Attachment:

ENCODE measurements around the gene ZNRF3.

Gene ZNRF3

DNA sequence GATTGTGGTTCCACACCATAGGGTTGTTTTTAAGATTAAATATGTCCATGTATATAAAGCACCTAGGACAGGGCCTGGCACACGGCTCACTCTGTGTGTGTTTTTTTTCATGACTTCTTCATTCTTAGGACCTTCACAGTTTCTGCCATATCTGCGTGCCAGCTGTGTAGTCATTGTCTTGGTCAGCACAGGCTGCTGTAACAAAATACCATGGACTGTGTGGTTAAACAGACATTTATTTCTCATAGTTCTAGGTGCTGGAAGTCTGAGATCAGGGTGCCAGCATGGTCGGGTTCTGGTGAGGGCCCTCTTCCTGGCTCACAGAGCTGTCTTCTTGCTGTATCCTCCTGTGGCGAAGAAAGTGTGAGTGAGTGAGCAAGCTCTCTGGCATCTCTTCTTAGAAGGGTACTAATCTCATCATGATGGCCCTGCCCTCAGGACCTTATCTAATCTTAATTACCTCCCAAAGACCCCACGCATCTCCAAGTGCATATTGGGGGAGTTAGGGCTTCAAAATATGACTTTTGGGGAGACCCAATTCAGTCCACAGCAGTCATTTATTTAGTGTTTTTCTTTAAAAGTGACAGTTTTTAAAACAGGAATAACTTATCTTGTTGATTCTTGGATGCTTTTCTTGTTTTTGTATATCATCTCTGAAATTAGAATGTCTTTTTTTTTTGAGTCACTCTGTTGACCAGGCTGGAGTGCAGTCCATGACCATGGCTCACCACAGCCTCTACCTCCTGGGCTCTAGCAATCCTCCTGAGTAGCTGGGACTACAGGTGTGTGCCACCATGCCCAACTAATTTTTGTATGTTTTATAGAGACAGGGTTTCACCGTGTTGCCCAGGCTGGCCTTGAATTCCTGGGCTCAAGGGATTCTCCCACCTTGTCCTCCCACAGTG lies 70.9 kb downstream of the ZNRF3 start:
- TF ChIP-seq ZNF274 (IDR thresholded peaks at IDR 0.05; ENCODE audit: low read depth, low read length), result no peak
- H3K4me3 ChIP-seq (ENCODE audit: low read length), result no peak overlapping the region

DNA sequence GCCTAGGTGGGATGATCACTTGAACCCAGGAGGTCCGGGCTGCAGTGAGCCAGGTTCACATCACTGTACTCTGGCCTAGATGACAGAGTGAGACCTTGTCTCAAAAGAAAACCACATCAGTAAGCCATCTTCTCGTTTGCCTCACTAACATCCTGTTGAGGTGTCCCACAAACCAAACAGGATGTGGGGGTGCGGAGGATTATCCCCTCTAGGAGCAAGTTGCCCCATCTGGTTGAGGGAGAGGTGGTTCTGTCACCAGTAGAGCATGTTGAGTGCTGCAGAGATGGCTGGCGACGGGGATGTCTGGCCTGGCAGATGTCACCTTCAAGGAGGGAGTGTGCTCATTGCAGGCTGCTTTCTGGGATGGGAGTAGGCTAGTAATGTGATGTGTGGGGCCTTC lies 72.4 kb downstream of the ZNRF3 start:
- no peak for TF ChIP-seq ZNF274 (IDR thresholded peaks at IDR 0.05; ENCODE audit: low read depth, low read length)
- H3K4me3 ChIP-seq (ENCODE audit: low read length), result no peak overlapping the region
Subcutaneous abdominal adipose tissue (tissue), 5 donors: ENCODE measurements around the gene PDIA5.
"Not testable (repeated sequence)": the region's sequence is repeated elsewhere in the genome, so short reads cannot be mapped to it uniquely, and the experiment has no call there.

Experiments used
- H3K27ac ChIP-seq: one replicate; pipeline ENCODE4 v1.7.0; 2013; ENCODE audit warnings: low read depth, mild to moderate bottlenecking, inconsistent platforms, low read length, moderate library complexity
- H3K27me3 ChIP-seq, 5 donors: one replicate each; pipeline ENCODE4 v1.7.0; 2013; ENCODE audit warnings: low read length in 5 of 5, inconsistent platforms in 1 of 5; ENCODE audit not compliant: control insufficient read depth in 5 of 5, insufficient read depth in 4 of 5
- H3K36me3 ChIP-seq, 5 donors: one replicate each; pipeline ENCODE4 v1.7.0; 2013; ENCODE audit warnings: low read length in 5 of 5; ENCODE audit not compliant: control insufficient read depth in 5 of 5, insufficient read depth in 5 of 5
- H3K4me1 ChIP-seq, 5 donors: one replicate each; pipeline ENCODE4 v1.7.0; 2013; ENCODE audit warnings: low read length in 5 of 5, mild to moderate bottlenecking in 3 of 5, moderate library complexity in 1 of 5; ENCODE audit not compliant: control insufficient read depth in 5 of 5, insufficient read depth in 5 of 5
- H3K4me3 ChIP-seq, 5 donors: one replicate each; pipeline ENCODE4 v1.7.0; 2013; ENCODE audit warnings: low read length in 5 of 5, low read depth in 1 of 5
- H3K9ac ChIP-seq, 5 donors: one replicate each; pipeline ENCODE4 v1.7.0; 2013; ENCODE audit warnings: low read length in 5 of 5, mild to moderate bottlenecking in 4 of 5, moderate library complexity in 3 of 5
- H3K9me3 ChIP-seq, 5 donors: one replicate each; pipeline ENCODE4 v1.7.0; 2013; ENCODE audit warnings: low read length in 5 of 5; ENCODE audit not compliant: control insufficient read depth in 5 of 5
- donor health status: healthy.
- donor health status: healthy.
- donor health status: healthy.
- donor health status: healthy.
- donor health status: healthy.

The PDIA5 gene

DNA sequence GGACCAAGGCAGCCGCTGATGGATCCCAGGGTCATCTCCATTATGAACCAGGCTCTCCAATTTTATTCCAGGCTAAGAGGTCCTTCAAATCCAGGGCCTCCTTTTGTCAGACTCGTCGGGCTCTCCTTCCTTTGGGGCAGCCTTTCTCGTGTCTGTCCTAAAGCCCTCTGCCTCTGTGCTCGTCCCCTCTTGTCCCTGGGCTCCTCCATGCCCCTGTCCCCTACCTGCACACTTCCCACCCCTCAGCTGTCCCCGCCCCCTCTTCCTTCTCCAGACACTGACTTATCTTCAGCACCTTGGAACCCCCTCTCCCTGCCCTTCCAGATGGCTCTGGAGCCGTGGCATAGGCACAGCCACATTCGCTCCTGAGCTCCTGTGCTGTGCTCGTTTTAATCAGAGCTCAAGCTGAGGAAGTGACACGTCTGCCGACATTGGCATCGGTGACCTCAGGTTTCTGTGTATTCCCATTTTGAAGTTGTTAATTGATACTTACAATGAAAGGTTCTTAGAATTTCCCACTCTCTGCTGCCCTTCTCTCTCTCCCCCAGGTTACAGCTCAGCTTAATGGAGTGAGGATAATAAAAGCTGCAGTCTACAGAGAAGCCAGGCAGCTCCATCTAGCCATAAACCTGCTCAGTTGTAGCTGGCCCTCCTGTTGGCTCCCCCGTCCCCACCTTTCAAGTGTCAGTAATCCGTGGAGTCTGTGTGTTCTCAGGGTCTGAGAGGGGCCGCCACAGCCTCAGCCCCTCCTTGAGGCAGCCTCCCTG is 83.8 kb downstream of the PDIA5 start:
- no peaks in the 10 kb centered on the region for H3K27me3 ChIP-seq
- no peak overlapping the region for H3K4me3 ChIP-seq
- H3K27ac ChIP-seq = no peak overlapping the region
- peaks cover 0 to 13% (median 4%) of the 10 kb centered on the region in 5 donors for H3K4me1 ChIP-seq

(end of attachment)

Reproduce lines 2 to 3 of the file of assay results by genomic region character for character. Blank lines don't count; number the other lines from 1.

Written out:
Gene ZNRF3

DNA sequence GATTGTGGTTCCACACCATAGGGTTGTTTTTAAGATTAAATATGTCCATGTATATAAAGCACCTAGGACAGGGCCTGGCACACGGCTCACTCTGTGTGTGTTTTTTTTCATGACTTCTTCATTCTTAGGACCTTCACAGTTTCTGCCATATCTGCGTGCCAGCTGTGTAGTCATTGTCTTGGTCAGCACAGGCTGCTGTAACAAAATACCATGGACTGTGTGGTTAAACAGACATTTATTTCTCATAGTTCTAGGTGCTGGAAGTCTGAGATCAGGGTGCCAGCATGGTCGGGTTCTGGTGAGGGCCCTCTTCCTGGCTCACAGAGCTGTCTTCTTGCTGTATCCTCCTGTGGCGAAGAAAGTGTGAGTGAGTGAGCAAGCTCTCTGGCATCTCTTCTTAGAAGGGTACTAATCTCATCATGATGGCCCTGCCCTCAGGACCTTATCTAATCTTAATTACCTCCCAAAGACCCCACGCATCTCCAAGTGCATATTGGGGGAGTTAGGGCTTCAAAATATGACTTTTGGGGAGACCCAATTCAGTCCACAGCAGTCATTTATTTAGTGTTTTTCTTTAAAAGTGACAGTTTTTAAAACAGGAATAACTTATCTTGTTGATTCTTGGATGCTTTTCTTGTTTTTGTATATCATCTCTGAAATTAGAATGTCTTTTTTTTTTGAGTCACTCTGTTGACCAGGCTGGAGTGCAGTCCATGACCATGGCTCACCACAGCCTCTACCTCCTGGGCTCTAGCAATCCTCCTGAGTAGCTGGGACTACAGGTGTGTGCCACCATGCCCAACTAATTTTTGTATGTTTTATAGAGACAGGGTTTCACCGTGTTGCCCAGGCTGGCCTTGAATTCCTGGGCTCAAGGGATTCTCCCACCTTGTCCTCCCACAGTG lies 70.9 kb downstream of the ZNRF3 start: